X is for xenophilia

Love of the other. That’s why I read and write science fiction and fantasy — whether the other is an alternate version of our own world, a might-have-been, a might-yet-be, or someplace so fantastic a human could never survive. Other cultures on our own world. Other races we could meet. Other.

That said, what makes a story resonate with us is the recognition of people we know, of feelings we have, of things we have seen. It’s love and hate and jealousy and the adventure of the unknown. It’s feeling left out and the triumph of winning. It’s running into a new situation and being confused, then using our own skills to solve the problem. It’s life.

But one of the lacunae in my reading has been works from other cultures on our world. I’m trying to correct that: I just purchased The Apex Book of World SF, and I try to keep up with The World SF Blog. I’ve also recently discovered InterNova. I’d also like to read some of the books pointed out by Jeff VanderMeer in An Overview of International Science Fiction and Fantasy, 2010, but I don’t know when I’ll get to them in my immense TBR pile.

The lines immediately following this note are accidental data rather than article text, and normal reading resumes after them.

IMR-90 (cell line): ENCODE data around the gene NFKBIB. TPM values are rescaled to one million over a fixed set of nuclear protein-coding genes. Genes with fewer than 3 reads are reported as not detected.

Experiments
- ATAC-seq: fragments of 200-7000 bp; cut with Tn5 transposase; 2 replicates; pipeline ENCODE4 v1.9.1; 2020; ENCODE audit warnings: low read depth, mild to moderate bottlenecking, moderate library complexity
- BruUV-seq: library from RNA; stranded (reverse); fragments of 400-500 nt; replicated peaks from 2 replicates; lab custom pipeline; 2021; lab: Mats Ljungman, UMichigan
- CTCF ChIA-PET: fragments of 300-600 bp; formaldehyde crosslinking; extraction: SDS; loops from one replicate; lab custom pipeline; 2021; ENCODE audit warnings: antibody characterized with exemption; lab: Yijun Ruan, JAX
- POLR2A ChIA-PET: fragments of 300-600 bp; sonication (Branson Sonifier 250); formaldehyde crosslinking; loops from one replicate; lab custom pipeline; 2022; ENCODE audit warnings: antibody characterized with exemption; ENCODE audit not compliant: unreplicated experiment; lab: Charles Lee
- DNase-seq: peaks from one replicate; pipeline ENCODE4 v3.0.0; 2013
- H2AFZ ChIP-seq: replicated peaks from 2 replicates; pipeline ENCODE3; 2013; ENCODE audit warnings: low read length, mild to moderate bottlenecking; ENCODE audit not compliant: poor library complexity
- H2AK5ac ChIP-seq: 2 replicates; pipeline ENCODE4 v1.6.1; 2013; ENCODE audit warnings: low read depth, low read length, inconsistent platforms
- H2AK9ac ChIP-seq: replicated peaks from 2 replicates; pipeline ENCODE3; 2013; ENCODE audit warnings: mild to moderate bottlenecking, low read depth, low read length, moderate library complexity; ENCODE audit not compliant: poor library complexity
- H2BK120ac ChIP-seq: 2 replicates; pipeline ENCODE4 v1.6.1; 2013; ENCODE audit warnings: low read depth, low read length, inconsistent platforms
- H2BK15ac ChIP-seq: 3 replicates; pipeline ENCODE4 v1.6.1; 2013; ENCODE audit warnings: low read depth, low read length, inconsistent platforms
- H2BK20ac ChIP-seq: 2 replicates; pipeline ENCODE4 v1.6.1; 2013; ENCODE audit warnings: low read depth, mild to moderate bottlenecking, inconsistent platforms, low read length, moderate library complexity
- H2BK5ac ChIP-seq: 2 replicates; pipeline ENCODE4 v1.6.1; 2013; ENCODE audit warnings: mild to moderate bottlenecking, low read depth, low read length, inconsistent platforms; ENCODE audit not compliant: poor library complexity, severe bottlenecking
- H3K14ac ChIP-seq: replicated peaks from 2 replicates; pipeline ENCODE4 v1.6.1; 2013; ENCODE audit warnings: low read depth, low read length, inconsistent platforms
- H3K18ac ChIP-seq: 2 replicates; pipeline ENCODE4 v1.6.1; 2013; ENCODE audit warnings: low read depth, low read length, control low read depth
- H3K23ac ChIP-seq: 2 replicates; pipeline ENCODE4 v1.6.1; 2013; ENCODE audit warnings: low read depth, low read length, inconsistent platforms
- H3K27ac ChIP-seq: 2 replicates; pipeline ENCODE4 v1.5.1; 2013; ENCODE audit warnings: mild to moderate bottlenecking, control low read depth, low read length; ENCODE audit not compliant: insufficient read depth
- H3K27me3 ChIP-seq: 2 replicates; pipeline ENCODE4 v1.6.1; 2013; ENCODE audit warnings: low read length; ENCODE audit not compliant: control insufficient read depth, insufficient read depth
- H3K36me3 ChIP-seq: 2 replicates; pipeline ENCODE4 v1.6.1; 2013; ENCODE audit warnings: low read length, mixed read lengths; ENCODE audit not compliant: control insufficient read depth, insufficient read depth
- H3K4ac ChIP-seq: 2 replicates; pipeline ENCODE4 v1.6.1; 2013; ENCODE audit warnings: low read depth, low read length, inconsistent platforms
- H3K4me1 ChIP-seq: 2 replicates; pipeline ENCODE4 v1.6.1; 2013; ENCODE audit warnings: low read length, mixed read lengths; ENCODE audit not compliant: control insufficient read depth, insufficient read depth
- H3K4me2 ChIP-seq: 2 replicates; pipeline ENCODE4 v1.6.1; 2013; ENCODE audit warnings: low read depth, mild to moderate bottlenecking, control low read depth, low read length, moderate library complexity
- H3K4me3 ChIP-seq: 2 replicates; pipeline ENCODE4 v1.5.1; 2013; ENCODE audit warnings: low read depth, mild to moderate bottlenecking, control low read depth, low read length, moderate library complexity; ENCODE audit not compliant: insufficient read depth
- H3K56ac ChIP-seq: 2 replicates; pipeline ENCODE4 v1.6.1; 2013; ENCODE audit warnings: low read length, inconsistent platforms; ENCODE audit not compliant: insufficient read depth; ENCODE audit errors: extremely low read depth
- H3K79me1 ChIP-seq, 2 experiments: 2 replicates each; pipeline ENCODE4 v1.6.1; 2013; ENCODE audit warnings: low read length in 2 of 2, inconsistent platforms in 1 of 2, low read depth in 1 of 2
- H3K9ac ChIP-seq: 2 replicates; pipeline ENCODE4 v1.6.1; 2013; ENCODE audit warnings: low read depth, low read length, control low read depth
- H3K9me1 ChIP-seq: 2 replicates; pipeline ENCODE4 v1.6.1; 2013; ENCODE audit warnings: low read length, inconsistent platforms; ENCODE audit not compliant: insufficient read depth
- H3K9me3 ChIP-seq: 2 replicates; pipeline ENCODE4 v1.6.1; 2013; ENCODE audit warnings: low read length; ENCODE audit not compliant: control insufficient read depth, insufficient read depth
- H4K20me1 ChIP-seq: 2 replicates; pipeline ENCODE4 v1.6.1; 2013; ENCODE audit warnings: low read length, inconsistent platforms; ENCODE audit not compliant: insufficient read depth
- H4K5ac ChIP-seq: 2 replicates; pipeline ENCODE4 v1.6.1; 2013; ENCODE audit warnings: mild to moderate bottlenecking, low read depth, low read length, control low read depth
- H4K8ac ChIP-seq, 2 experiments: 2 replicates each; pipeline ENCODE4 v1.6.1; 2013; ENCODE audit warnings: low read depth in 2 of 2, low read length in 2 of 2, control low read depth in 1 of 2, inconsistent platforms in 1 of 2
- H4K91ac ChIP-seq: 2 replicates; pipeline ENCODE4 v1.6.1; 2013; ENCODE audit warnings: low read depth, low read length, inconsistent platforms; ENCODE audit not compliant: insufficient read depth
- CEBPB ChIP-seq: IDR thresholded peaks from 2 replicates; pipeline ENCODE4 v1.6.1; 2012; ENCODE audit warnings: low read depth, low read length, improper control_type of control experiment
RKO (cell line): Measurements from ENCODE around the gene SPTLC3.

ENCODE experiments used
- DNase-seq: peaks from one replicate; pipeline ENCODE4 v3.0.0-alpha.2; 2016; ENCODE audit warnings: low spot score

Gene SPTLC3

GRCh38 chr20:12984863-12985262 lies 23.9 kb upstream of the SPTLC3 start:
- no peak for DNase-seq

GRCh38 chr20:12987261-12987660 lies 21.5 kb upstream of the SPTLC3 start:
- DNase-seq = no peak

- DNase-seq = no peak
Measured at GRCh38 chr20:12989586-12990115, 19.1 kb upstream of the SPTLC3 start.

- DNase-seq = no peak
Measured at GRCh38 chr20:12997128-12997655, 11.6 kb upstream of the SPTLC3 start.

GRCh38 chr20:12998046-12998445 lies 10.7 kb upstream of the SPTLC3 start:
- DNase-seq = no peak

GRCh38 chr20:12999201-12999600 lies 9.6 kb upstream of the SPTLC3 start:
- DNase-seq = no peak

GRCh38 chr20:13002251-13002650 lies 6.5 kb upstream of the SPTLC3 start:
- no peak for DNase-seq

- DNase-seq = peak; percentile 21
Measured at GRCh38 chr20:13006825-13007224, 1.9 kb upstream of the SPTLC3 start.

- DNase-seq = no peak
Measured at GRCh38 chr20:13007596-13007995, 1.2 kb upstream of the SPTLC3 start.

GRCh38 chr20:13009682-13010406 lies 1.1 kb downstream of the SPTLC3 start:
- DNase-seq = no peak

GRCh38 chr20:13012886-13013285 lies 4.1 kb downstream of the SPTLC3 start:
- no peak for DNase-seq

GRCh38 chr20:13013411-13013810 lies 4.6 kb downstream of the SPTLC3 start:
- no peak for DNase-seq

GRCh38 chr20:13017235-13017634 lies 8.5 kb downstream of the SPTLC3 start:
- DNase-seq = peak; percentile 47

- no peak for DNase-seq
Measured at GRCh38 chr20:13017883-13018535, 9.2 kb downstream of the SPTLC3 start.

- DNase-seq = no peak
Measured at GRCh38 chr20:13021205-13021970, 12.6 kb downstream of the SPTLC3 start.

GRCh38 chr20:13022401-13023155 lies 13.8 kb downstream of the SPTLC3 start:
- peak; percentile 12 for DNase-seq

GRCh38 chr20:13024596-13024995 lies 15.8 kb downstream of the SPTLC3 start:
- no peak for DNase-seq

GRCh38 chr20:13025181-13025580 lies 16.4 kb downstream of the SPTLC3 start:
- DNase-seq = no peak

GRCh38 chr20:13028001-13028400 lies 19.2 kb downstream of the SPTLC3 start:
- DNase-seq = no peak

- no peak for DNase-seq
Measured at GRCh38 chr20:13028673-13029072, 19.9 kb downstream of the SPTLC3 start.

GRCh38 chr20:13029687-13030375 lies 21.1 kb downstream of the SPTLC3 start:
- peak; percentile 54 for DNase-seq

Have you read anything from outside your own culture recently? Any recommendations?

As always, thanks for stopping by and reading!

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  1. Nice post, I like your topic. I’m currently reading Chekhov’s short stories, which are interesting. I haven’t read much Russian literature so this is new for me. His prose and style are nice though some of the stories I wasn’t as into. (He has some social commentary, I think I’m just not in a mood for topics of a more depressing nature).

    • Are there any Russians who are not depressing?

      Actually, on the shelf downstairs, I have a book of Russian SF, selected by Asimov, that I haven’t read yet. I hope to get to it this year . . . although it’s certainly not current. 😉

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